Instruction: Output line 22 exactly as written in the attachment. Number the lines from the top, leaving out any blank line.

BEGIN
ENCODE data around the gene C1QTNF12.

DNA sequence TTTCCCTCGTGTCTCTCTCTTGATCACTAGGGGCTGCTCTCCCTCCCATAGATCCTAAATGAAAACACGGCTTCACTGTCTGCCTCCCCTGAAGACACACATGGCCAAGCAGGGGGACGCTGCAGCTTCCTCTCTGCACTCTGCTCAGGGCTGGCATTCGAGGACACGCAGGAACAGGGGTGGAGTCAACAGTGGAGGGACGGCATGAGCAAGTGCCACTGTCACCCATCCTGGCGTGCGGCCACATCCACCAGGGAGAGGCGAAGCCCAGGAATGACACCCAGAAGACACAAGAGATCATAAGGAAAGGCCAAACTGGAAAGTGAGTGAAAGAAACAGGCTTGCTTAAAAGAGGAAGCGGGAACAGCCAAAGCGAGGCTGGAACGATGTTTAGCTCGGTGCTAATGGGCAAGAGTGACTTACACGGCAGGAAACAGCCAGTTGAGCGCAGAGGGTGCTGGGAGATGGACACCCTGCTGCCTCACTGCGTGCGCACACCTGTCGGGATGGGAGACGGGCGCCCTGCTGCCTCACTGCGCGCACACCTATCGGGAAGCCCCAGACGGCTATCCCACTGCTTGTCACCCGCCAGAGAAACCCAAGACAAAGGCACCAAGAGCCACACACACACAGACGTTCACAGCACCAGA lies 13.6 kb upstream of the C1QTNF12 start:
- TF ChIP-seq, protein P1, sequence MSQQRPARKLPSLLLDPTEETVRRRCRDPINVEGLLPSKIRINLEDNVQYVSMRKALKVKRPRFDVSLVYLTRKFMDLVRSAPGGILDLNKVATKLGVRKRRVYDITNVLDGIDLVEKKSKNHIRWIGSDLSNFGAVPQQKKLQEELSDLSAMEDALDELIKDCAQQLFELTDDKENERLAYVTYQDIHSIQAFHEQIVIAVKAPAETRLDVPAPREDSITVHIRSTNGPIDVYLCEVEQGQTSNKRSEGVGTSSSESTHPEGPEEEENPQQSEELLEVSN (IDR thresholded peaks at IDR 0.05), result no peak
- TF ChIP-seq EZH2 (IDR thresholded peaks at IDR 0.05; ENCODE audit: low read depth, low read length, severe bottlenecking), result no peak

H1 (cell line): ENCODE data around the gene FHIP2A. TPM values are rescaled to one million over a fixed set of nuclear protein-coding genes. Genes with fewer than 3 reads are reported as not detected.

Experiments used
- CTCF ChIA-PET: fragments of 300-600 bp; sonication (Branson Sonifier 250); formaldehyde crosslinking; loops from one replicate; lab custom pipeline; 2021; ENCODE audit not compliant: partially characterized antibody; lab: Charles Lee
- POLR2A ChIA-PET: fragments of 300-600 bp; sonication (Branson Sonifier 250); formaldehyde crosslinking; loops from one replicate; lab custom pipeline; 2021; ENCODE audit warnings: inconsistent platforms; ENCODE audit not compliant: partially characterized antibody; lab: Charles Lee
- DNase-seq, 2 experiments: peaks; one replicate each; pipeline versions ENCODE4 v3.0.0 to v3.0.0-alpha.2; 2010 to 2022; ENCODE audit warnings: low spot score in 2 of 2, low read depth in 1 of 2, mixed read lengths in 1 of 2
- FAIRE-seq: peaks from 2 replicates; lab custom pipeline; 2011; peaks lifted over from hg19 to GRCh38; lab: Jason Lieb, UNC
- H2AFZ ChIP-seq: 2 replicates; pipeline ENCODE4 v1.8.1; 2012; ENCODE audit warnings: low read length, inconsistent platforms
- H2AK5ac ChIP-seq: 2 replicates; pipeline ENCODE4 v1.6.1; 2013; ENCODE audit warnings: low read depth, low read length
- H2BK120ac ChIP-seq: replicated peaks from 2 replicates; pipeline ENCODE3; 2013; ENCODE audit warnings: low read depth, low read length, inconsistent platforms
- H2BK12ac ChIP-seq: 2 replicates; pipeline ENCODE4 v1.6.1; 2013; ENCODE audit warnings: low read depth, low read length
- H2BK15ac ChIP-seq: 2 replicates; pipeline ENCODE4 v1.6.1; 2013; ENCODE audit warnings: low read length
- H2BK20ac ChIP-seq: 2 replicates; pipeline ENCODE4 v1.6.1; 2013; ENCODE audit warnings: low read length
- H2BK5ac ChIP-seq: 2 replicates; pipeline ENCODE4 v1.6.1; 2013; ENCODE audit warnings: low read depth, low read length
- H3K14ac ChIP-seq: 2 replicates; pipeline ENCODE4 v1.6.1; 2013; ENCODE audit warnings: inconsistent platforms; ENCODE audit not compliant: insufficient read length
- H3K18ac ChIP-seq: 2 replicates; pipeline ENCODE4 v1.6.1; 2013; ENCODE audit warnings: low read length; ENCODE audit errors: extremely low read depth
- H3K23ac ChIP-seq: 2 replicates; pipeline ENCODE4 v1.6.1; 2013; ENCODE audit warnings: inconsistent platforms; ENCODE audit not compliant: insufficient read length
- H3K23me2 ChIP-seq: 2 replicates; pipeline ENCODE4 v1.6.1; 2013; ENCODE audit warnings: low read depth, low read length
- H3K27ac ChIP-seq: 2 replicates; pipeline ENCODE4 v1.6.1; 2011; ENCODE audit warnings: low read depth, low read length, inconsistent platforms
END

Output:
- H3K27ac ChIP-seq: 2 replicates; pipeline ENCODE4 v1.6.1; 2011; ENCODE audit warnings: low read depth, low read length, inconsistent platforms